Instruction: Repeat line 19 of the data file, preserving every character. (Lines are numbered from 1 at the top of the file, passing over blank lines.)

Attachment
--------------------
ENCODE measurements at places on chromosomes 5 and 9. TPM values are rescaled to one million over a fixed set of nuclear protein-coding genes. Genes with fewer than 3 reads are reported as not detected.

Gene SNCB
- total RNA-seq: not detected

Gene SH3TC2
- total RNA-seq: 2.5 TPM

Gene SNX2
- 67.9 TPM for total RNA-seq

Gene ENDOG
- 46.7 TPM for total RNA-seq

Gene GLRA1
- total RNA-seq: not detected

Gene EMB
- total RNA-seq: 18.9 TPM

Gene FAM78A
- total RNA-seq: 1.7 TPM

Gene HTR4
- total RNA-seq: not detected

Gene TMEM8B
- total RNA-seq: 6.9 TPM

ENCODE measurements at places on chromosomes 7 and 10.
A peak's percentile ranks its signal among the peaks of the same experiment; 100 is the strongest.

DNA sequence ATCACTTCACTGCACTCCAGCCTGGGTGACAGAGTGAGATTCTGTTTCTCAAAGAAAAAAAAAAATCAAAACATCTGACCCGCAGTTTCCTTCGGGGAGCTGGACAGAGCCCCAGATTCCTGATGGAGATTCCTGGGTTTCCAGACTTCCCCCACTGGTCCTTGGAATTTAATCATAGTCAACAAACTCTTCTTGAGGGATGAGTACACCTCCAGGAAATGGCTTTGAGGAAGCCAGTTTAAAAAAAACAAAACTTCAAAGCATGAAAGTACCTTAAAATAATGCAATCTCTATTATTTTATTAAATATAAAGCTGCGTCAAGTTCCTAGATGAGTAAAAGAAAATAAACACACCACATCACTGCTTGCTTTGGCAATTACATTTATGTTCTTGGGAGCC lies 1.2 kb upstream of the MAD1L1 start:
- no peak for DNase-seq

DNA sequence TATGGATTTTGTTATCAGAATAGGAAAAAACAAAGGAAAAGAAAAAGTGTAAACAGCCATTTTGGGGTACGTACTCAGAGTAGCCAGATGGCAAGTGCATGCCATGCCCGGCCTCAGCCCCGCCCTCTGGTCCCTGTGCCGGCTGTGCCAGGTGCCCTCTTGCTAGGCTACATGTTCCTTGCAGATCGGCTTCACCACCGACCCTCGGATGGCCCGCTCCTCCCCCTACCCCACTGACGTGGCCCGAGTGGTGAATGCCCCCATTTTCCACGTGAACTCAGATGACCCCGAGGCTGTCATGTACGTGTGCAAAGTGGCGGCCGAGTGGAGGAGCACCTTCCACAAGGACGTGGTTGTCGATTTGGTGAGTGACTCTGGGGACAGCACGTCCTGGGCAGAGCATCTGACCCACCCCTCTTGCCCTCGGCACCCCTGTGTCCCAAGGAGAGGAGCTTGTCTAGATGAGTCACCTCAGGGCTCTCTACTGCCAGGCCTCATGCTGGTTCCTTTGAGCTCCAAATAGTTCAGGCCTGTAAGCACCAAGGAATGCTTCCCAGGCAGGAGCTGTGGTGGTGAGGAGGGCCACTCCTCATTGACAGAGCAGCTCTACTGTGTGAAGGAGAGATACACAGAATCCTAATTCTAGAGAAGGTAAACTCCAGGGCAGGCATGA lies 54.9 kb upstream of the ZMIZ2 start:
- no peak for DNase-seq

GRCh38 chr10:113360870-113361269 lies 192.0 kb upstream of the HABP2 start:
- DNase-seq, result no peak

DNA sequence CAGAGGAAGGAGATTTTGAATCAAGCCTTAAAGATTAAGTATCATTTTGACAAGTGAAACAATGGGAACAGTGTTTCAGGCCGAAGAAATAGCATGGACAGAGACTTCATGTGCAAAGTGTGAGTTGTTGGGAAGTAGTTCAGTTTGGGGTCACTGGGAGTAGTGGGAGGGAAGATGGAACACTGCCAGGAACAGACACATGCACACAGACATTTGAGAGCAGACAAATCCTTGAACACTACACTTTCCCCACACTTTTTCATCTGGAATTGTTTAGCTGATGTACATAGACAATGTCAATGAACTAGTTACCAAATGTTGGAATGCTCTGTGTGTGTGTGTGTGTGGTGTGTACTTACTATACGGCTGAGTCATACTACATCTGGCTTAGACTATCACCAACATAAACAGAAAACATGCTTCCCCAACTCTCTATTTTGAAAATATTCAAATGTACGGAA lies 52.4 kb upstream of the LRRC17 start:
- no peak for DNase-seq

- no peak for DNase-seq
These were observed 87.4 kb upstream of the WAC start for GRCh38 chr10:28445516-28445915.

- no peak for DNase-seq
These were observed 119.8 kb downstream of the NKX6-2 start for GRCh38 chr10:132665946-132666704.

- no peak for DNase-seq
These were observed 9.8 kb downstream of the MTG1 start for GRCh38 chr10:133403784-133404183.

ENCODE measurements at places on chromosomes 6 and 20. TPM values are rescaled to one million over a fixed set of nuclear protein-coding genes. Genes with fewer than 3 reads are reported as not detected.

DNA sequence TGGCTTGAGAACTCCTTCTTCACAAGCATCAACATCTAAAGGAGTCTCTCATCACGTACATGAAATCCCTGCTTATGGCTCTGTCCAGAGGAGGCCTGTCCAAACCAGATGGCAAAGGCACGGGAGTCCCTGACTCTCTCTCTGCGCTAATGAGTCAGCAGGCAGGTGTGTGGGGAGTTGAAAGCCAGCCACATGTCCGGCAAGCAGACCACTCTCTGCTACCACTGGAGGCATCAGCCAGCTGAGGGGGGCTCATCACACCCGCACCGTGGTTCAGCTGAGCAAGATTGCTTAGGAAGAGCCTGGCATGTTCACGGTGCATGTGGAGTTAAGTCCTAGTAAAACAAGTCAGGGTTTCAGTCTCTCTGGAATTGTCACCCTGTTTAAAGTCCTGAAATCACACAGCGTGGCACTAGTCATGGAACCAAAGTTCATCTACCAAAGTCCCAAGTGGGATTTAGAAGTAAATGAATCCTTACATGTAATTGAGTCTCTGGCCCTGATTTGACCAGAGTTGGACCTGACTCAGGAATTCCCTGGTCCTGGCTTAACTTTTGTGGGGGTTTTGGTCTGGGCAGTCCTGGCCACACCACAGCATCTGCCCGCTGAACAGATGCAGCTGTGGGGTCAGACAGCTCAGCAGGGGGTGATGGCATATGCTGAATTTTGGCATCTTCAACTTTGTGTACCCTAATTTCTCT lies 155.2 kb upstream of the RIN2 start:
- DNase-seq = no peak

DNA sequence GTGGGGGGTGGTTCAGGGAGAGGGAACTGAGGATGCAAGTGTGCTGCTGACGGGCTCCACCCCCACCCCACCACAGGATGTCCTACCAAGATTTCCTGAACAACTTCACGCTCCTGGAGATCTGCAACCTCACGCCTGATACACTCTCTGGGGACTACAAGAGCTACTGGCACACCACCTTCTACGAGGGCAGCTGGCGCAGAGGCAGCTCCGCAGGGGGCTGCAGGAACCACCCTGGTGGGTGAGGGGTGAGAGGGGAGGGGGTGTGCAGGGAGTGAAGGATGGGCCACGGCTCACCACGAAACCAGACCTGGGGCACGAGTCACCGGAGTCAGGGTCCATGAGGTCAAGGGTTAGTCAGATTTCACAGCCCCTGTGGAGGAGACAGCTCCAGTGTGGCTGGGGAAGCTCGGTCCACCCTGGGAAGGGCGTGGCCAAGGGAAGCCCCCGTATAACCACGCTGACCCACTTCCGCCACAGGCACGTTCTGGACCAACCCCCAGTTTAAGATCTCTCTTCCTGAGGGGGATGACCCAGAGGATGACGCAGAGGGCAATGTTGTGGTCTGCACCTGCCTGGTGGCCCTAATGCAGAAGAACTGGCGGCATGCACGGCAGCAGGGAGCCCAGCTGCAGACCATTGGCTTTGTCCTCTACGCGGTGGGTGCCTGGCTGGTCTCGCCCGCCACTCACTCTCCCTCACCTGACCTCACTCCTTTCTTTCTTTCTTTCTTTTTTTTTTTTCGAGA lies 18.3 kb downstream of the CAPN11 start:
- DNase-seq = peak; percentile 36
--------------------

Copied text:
- total RNA-seq: 6.9 TPM